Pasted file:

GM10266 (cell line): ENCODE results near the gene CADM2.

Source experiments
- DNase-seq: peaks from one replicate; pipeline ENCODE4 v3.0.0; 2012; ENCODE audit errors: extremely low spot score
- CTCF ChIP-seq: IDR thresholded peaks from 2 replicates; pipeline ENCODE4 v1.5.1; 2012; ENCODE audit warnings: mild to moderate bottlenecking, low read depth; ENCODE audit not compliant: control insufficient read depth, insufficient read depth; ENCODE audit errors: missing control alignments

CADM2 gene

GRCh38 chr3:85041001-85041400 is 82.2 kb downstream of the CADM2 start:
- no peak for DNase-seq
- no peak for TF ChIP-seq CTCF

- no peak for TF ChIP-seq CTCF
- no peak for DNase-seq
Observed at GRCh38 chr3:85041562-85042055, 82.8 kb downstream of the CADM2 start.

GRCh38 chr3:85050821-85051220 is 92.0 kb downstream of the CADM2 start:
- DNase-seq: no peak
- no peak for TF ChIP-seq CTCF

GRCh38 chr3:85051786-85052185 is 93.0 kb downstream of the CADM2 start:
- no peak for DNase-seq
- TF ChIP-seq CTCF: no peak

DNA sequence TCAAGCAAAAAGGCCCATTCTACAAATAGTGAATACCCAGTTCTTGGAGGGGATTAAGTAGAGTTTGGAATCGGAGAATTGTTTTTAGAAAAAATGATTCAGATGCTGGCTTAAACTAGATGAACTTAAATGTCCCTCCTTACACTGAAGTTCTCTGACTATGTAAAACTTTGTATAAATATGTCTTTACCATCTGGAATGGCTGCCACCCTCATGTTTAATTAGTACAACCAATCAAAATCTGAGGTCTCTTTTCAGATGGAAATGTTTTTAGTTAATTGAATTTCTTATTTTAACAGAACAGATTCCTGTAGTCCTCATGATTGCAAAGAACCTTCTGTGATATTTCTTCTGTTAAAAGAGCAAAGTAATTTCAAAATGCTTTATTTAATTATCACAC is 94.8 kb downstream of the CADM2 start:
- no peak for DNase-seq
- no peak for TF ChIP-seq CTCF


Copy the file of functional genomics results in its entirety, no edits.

GM10266 (cell line): ENCODE results near the gene CADM2.

Source experiments
- DNase-seq: peaks from one replicate; pipeline ENCODE4 v3.0.0; 2012; ENCODE audit errors: extremely low spot score
- CTCF ChIP-seq: IDR thresholded peaks from 2 replicates; pipeline ENCODE4 v1.5.1; 2012; ENCODE audit warnings: mild to moderate bottlenecking, low read depth; ENCODE audit not compliant: control insufficient read depth, insufficient read depth; ENCODE audit errors: missing control alignments

CADM2 gene

GRCh38 chr3:85041001-85041400 is 82.2 kb downstream of the CADM2 start:
- no peak for DNase-seq
- no peak for TF ChIP-seq CTCF

- no peak for TF ChIP-seq CTCF
- no peak for DNase-seq
Observed at GRCh38 chr3:85041562-85042055, 82.8 kb downstream of the CADM2 start.

GRCh38 chr3:85050821-85051220 is 92.0 kb downstream of the CADM2 start:
- DNase-seq: no peak
- no peak for TF ChIP-seq CTCF

GRCh38 chr3:85051786-85052185 is 93.0 kb downstream of the CADM2 start:
- no peak for DNase-seq
- TF ChIP-seq CTCF: no peak

DNA sequence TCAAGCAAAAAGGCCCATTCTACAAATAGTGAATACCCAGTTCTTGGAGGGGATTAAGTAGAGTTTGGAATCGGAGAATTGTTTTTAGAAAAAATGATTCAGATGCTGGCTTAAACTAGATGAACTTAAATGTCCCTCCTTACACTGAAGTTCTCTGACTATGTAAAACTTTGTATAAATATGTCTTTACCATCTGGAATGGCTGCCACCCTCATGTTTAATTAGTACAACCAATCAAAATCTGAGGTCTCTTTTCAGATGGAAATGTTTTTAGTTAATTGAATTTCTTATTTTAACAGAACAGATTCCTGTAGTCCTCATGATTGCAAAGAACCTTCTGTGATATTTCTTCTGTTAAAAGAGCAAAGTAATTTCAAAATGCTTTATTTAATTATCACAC is 94.8 kb downstream of the CADM2 start:
- no peak for DNase-seq
- no peak for TF ChIP-seq CTCF